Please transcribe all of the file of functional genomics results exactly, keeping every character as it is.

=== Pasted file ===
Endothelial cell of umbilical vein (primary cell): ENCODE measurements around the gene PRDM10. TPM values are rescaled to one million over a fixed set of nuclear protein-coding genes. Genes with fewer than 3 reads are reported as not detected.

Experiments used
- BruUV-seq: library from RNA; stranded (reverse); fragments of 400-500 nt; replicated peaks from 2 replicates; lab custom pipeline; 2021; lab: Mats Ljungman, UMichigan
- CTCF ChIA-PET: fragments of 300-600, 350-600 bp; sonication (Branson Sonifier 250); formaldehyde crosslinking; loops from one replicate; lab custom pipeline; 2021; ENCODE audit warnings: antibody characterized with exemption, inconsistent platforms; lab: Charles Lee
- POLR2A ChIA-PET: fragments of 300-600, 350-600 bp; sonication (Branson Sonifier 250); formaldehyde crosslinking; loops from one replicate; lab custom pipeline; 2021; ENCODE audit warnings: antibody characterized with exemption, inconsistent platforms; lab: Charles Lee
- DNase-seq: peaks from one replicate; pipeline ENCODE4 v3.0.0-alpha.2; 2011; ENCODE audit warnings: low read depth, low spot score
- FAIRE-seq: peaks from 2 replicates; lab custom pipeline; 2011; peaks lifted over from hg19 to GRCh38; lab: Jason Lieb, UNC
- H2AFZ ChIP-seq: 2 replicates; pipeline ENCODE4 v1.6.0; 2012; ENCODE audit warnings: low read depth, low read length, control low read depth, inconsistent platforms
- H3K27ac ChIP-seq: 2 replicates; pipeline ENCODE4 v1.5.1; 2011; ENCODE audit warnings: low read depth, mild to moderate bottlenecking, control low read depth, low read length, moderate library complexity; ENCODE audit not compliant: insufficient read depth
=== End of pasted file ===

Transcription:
Endothelial cell of umbilical vein (primary cell): ENCODE measurements around the gene PRDM10. TPM values are rescaled to one million over a fixed set of nuclear protein-coding genes. Genes with fewer than 3 reads are reported as not detected.

Experiments used
- BruUV-seq: library from RNA; stranded (reverse); fragments of 400-500 nt; replicated peaks from 2 replicates; lab custom pipeline; 2021; lab: Mats Ljungman, UMichigan
- CTCF ChIA-PET: fragments of 300-600, 350-600 bp; sonication (Branson Sonifier 250); formaldehyde crosslinking; loops from one replicate; lab custom pipeline; 2021; ENCODE audit warnings: antibody characterized with exemption, inconsistent platforms; lab: Charles Lee
- POLR2A ChIA-PET: fragments of 300-600, 350-600 bp; sonication (Branson Sonifier 250); formaldehyde crosslinking; loops from one replicate; lab custom pipeline; 2021; ENCODE audit warnings: antibody characterized with exemption, inconsistent platforms; lab: Charles Lee
- DNase-seq: peaks from one replicate; pipeline ENCODE4 v3.0.0-alpha.2; 2011; ENCODE audit warnings: low read depth, low spot score
- FAIRE-seq: peaks from 2 replicates; lab custom pipeline; 2011; peaks lifted over from hg19 to GRCh38; lab: Jason Lieb, UNC
- H2AFZ ChIP-seq: 2 replicates; pipeline ENCODE4 v1.6.0; 2012; ENCODE audit warnings: low read depth, low read length, control low read depth, inconsistent platforms
- H3K27ac ChIP-seq: 2 replicates; pipeline ENCODE4 v1.5.1; 2011; ENCODE audit warnings: low read depth, mild to moderate bottlenecking, control low read depth, low read length, moderate library complexity; ENCODE audit not compliant: insufficient read depth